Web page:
GOWANDA - Instead of having his students just read from textbooks, a Gowanda Middle School teacher is bringing history right into the classroom. Steve Cocca who teaches history to fifth grade students is using artifacts to bring World War II alive.
Cocca used artifacts from his wife's family. He spoke of his wife's aunt, Helen Chimel who used to work in a factory in Lackawanna.
"When she was a young girl, she went to work in a war factory before World War II started. She always reminded me of Rosie the Riveter," Cocca said. "I was always telling my kids about this real live person who was like Rosie the Riveter. She wore coveralls, carried a metal toolbox to work and worked at the Curtiss-Wright plant in Cheektowaga."
OBSERVER Photo by Samantha McDonnell
Middle School Teacher Steve Cocca teaches a history lesson at Gowanda Middle School. Cocca has brought in artifacts from his family to help students learn.
Chimel, who is now 93, was proud Cocca would share her stories with the students. She told Cocca he should use the stories of her brother, Matthew, who was killed in combat in Leyte, Philippines.
"She said 'You should tell him the story of Matty. ... You should use the telegram that we got that notified us of his death,'" Cocca said.
Chimel began the search of the telegram in her belongings. Once she found it, even more artifacts from her brother, John and her husband, Joseph were uncovered. Along with Matthew, both John and Joseph served in the U.S. Army.
"(It was an) incredible treasure trove of artifacts," Cocca said. "This year, I decided I got to use those (artifacts). Kids might appreciate history more if they see things like this. They always like to see things."
As part of Cocca's regular history curriculum, American history is required. Cocca decided to bring in a select number of artifacts and did a scavenger hunt with his students. Each station had an artifact and students had to answer questions. The artifacts used included a soldier's uniform, the telegram, a painting, a soldier's handbook, a pillowcase, a newspaper clipping, a letter from Douglas MacArthur, dog tags, badges and a photo of Matthew.
"It was tremendous. In all my years of teaching, you have a select number of lessons you teach, this ranks right up there," Cocca said. "They were fascinated by these things. They wanted to know more about the people involved (and) that time period."
Students were fascinated by a pillowcase sent to Chimel from Joseph and the telegram. The pillowcase was sent from Camp Stewart for her to "use this pillow and dream on it in his absence during the war," Cocca said.
The telegram was received to alert Chimel and her family of the death of Matthew. The telegram was delivered to Chimel's home on Feb. 24, 1945 following Matthew's passing on Jan. 31. The students were shocked that families would receive a telegram to notify families of death and that it took almost a month to arrive. The students were also puzzled by the three year wait for the return of Matthew's body to his family.
"When the knock arrived at the door, Helen tells the story that her mother, Ella (Fik) believed it was John coming home or news of John coming home. ... She started to read (the telegram) and Helen was in the back of the house getting ready for church. She heard her mother say 'News of death of...' and that was the last word she heard out of her mother's mouth. When she came into the room, her mother had dropped the telegram and slumped down into the chair.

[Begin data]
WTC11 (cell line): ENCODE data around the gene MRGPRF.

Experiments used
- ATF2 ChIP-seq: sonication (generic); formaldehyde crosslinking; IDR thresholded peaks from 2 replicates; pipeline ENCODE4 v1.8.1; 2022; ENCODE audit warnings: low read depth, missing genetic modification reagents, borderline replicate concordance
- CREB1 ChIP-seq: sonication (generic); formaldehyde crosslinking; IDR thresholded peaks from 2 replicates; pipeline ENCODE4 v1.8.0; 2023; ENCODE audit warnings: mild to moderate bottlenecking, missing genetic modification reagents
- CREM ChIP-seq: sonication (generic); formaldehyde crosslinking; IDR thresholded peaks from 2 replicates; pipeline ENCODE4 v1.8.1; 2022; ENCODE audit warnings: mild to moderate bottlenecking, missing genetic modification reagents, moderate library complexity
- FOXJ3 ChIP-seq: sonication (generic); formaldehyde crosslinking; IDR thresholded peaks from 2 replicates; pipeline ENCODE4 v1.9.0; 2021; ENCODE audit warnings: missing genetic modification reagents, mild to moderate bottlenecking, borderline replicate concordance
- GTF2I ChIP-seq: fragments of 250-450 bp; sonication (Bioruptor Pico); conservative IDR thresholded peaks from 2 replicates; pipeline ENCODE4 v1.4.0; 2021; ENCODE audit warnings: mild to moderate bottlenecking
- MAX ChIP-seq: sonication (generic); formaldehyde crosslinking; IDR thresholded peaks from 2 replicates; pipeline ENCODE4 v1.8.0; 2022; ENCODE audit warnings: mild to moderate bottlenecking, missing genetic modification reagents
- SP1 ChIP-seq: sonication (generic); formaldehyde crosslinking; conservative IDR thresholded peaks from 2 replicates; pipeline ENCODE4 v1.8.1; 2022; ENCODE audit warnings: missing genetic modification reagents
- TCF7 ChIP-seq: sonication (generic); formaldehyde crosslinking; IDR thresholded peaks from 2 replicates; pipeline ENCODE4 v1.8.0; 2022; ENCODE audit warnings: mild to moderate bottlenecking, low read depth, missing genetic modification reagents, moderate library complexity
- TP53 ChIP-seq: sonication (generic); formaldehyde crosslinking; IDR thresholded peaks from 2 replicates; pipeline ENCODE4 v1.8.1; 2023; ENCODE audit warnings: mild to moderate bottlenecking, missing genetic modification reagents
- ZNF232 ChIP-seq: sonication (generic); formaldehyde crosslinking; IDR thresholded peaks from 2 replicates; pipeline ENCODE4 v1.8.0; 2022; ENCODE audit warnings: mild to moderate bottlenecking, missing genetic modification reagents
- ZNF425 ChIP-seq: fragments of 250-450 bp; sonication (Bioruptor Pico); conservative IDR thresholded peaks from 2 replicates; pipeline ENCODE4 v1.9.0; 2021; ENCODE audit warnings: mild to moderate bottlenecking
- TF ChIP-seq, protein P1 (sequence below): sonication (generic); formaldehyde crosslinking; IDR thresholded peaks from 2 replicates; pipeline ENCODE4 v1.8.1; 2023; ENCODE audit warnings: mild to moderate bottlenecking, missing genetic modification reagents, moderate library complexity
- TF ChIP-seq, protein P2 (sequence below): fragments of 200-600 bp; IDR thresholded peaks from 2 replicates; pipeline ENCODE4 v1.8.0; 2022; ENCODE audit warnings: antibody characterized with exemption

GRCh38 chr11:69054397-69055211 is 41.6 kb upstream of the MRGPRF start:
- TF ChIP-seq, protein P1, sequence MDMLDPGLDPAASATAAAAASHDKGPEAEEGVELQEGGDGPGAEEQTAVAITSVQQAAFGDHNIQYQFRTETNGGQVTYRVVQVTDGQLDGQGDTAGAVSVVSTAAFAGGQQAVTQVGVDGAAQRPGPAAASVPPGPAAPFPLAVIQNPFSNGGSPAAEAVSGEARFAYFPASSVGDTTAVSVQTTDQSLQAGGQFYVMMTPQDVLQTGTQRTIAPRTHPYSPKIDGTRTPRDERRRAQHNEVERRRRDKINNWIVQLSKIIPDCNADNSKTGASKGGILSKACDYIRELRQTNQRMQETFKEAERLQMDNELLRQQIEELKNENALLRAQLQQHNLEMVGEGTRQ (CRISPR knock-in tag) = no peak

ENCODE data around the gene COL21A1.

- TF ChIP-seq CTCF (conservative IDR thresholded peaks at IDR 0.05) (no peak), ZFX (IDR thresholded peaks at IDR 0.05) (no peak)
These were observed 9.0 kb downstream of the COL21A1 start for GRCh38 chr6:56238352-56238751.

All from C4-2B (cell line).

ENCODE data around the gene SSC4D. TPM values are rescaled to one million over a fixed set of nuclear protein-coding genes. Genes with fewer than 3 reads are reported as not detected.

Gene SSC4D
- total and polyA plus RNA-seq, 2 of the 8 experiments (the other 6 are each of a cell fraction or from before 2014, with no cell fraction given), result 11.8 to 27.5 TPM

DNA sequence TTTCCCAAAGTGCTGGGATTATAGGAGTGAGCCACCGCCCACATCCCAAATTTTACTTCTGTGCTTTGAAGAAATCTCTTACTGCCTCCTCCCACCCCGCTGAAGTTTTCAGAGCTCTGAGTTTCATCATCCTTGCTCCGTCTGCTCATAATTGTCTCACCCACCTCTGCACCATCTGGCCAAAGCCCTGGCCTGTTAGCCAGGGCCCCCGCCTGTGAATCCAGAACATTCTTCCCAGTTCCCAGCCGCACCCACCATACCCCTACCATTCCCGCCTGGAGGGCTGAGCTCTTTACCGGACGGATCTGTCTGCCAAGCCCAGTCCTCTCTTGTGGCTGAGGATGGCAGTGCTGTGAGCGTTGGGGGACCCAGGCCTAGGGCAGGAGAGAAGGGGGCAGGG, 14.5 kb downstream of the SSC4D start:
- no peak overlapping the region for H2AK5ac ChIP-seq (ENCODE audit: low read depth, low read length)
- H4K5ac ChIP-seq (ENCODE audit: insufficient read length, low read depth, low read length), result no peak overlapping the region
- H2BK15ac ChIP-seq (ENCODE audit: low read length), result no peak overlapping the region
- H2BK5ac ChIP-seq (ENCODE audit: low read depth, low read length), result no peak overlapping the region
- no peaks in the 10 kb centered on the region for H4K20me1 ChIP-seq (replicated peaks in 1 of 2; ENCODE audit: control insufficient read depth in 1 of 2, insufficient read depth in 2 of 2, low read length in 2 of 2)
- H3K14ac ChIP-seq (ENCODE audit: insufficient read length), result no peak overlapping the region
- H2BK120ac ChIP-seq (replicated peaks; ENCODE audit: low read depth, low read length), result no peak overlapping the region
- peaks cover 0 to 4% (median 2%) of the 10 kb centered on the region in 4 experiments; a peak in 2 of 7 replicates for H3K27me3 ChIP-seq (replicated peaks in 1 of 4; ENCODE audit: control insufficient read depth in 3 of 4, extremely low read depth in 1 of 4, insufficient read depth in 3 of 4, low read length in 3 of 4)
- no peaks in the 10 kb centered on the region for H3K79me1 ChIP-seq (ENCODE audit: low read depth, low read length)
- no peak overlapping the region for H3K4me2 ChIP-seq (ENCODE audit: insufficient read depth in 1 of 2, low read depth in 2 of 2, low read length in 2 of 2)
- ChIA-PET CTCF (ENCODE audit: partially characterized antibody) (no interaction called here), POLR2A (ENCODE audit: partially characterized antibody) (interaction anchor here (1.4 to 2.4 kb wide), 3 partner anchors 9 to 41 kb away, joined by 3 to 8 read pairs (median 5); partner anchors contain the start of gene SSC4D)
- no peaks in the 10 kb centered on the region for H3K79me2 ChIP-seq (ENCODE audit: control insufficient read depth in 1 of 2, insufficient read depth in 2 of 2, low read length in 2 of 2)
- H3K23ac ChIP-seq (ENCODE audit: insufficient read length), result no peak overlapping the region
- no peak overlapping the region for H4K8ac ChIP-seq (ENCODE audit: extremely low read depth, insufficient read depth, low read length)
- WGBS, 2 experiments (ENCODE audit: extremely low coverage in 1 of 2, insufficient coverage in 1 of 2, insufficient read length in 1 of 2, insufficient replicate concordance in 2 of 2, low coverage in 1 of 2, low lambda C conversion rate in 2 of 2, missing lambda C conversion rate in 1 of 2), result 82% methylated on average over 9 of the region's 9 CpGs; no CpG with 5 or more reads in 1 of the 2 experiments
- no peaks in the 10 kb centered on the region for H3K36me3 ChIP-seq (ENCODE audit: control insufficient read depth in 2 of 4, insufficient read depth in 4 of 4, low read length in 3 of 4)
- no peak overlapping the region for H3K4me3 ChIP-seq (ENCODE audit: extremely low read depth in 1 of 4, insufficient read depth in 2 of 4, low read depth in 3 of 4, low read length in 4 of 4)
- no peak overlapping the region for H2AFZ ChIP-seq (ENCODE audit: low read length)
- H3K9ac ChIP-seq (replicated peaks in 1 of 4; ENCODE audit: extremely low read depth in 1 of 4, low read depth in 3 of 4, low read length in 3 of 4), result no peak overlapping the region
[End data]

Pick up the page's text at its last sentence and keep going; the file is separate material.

"A boy brought (the telegram) and he knew what was in the telegram. He gave it to Mrs. Fik, turned and ran as fast as he could. He didn't want to be around," Cocca said. "(The students) were surprised (Ella) didn't get a phone call. Some of them had watched movies and they thought someone would come to the door."
The generation of students in Cocca's class and their connection to World War II is beginning to become nonexistent. According to Cocca, many of the students' grandparents have more connection to the Vietnam War than World War II. If students have a connection, it is a relative that the student may not see all the time.
"The connection to these things are pretty shady. Teaching it out of a book, you can understand why (students) get bored," Cocca said. "Teaching it this way, at least they can touch, feel and get some sense that real people used these things."
By using artifacts and talking about previous wars, the students were also able to discuss and share stories of family members currently serving in the military.
"It allowed them to make connections to their own lives," Cocca said.
Middle School Principal David Smith had the opportunity to observe Cocca's lesson during the scavenger hunt. Smith was thrilled to see the students' excitement.
"It was a great pleasure to see the students so excited about genuine artifacts ... primary source documents," he said. "To see the kids' faces, it was truly learning coming alive. They were so excited to learn about it. I give Mr. Cocca all kinds of credit for making it personal, for making it real. It was a lesson our students will not forget. It was awesome."
For future lesson plans, Cocca plans to use the artifacts. He wants to refine the lesson and swap out some of the artifacts. Cocca also believes he will change some of the scavenger hunt questions, incorporating questions which students came up with during the activity.
"Overall, I was real pleased with the reaction of the kids," Cocca said. "I really felt they got something out of it. That was the most important thing, to bring it alive and to make sure they understood this period of time."
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